subjects, did their bigotry suddenly change? Did anything in their own
    character change?

    I would argue that it did not. They gained or lost privilege based on
    the political reality. They found themselves on one side or the other
    of institutionalized prejudice and either benefited (whether they
    acknowledged it or not) or lost accordingly.

    Yet we don’t need to somehow redefine bigotry (I’m avoiding the word
    “race” here even though some of those people do see things in terms of
    race, demonstrating that it is indeed a social construct) to say that
    it can only be practiced by the dominant group. We have perfectly good
    terms to describe that: privilege of the majority and
    institutionalized bigotry.

    One person here gave the example of being discriminated against as a
    white man in a company where all his superiors were black. If it’s an
    empowered majority group within any context discriminating against a
    less-powerful minority, what purpose does it serve to call one’s
    bigotry one thing and another’s bigotry something else, other than to
    cloud the issue?

    Human beings’ most base, primitive and animalistic characteristic is
    the way they divide themselves into an “us” and a “them,” and band
    together against those who have less power in whatever context.
    Straights can be homophobic, so can gays. Christians can be bigoted,
    so can Muslims, and wherever one is the majority, they can and often
    do use that power to disenfranchise the minority group. We don’t need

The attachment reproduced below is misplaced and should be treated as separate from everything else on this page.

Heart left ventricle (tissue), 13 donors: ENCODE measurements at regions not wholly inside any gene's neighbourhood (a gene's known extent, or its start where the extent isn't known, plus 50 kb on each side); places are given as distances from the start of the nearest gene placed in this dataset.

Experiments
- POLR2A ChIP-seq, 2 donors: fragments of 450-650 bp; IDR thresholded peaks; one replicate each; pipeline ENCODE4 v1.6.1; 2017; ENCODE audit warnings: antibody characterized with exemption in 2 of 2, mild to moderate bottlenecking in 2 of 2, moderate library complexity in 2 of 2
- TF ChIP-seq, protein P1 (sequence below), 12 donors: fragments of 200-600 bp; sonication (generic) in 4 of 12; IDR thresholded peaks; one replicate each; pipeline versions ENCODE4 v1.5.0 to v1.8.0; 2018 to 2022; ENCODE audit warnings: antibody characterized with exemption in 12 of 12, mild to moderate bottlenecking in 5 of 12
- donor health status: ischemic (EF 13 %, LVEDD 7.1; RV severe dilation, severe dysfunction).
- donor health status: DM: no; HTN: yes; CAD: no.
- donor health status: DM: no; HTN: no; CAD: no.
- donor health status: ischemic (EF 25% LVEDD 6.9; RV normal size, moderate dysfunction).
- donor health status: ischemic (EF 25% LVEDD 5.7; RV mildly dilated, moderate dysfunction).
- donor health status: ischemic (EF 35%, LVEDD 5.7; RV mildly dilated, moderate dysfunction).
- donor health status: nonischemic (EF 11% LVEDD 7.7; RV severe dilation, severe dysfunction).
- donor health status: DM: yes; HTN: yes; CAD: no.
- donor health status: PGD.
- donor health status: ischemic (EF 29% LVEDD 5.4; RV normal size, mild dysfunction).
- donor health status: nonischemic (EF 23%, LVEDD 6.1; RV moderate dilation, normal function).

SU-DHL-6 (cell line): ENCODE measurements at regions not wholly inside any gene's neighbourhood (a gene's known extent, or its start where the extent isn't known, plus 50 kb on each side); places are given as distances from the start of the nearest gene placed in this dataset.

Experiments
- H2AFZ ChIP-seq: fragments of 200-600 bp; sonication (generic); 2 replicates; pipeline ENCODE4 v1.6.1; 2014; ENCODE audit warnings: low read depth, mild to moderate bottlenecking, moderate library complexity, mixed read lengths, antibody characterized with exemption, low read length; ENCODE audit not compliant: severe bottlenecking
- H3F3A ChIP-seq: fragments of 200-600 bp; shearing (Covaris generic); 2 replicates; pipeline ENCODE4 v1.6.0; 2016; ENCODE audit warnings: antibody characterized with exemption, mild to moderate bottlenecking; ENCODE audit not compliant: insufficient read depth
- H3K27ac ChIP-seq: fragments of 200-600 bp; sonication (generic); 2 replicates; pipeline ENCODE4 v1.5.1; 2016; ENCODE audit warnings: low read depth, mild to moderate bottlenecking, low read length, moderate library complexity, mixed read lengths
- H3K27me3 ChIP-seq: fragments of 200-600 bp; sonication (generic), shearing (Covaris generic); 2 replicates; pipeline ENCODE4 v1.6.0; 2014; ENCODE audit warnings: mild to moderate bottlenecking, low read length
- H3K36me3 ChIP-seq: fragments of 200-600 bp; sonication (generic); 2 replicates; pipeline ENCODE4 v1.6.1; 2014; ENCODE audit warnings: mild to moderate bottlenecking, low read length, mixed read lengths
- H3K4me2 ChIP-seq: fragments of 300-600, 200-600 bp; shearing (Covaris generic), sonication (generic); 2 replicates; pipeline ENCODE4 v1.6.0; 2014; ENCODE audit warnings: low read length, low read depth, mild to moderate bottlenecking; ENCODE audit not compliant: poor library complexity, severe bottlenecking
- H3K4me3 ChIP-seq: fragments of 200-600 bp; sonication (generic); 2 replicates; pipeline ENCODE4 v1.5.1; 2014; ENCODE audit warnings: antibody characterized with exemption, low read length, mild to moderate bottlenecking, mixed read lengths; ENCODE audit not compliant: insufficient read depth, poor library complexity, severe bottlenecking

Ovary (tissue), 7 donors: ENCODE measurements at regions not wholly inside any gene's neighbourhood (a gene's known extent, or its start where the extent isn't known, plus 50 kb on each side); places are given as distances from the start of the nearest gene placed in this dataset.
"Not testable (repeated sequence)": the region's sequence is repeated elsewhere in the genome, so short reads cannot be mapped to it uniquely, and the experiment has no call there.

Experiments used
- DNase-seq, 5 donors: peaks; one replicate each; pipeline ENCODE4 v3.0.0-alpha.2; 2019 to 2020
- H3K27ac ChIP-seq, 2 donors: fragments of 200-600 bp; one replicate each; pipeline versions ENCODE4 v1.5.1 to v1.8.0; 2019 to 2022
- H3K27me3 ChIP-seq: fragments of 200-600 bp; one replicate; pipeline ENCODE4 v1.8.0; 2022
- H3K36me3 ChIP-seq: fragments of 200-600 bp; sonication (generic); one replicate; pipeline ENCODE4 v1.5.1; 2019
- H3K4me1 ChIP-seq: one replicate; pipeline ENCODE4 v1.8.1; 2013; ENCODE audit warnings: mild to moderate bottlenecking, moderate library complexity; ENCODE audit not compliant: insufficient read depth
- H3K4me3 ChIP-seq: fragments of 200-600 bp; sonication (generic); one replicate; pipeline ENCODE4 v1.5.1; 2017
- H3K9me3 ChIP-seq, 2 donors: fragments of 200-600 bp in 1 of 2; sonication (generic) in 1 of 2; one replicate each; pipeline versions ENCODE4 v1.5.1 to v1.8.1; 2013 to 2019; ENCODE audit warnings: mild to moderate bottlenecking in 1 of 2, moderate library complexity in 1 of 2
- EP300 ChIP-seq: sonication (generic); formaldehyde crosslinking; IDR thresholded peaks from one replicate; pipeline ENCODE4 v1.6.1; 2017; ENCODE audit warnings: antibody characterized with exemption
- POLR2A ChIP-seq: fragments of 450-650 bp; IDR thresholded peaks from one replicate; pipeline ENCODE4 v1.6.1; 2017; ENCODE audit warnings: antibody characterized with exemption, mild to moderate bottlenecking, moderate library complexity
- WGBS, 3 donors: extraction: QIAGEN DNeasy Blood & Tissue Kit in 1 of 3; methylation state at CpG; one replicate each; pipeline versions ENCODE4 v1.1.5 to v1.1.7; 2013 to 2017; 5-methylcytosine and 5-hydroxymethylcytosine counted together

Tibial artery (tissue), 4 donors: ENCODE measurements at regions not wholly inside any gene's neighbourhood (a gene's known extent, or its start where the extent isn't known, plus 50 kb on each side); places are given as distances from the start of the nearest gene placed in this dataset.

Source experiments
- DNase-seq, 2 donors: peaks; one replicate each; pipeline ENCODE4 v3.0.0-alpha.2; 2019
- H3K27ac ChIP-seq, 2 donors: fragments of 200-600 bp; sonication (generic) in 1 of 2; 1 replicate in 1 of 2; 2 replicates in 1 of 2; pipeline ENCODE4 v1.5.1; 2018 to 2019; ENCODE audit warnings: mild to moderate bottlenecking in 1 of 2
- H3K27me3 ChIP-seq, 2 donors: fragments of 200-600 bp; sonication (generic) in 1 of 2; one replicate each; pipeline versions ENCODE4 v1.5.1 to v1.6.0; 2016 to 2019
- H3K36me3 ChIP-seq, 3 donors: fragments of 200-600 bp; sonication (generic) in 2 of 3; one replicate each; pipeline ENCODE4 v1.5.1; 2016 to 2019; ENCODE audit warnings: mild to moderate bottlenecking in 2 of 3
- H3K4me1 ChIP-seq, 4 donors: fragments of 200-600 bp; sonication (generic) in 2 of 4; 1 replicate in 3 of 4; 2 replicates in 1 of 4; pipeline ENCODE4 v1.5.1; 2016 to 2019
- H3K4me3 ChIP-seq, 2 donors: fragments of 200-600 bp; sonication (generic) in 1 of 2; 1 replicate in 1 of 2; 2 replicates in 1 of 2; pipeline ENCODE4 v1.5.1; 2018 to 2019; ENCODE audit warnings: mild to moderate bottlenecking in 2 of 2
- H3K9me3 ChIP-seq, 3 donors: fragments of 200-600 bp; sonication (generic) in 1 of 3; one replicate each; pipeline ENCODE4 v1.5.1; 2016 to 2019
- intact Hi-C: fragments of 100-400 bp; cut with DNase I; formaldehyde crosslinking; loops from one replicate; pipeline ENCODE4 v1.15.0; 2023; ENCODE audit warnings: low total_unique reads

a special term for that bigotry because we already have terms.

    So why do we need to redefine racism in such a demonizing and divisive
    way? And why is someone defined (by you) as “racist” when he questions
    it?

  • My response:

    Interesting analogy. I’m half Greek, my Greek grandmother immigrated when she was young. She told me that her family left a chicken cooking in the oven, because the Turks were invading and chopping people into pieces. As a young teenager, she literally ran for her life. My grandparents were not bigoted people or racist, but they hated Turks. Imagine my surprise when I researched the endless conflict and discovered that there were atrocities on both sides.

    Here’s the problem: I can probably pick out a Turk from a Greek more than half the time. Because I lived in Asia, and my children are Chinese, I can discern who is Chinese, Japanese or Thai (for example) 85% of the time. Most white Americans cannot discern anything – except Black and white.

    Racism is this country’s Original Sin. Enslaved people were the number one source of wealth for rich people right up until 1861. It defines everything we are. White people will do anything to avoid the obvious, because to address this directly is embarrassing and humiliating – and begs the question, why haven’t we made reparations? Our great country, founded on slavery? George Washington’s enslaved people weren’t happy and dancing and smiling? Because I’m white, other white people tell me how awful President Obama is, as if it’s some sort of common ground to build a friendship on. Almost like a fraternity handshake.